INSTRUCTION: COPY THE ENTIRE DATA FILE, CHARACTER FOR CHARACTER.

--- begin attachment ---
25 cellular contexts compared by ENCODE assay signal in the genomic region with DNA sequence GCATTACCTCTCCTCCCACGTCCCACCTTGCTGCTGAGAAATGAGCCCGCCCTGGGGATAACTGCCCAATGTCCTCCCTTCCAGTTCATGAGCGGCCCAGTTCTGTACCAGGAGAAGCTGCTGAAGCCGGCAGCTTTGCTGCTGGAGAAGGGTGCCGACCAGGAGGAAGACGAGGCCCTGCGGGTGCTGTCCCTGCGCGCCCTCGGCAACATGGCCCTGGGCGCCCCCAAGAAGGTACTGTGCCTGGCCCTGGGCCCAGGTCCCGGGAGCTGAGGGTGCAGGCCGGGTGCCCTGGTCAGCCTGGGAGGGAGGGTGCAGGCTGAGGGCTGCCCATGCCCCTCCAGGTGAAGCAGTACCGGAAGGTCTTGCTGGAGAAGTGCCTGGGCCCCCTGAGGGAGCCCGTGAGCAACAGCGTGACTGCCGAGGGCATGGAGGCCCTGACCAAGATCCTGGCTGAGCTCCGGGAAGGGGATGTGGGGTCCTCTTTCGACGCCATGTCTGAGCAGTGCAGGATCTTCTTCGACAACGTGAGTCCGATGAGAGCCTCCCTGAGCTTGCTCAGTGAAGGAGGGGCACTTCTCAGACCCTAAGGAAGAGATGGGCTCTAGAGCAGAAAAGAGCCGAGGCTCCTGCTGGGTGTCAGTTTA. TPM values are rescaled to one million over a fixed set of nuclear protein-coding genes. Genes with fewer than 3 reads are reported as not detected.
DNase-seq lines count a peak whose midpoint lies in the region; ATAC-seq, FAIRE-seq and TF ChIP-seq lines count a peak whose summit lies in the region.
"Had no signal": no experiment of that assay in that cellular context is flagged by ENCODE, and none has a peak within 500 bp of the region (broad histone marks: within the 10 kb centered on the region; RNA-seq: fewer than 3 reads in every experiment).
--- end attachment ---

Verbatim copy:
25 cellular contexts compared by ENCODE assay signal in the genomic region with DNA sequence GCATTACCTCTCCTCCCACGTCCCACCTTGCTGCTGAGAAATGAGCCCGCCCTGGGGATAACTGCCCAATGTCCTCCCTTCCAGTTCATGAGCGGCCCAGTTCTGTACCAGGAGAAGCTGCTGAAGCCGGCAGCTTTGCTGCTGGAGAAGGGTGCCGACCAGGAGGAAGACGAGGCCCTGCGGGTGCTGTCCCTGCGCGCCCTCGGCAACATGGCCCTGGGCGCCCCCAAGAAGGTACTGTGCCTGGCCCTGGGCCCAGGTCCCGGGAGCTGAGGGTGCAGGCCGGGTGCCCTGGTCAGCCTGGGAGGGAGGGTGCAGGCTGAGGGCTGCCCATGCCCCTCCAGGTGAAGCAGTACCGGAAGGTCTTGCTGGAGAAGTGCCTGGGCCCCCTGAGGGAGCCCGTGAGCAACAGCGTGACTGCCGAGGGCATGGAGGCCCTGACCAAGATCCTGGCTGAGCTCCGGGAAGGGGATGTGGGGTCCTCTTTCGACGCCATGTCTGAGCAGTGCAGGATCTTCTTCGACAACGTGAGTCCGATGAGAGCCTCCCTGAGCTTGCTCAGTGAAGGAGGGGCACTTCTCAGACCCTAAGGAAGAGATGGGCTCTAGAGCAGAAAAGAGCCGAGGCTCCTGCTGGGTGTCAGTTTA. TPM values are rescaled to one million over a fixed set of nuclear protein-coding genes. Genes with fewer than 3 reads are reported as not detected.
DNase-seq lines count a peak whose midpoint lies in the region; ATAC-seq, FAIRE-seq and TF ChIP-seq lines count a peak whose summit lies in the region.
"Had no signal": no experiment of that assay in that cellular context is flagged by ENCODE, and none has a peak within 500 bp of the region (broad histone marks: within the 10 kb centered on the region; RNA-seq: fewer than 3 reads in every experiment).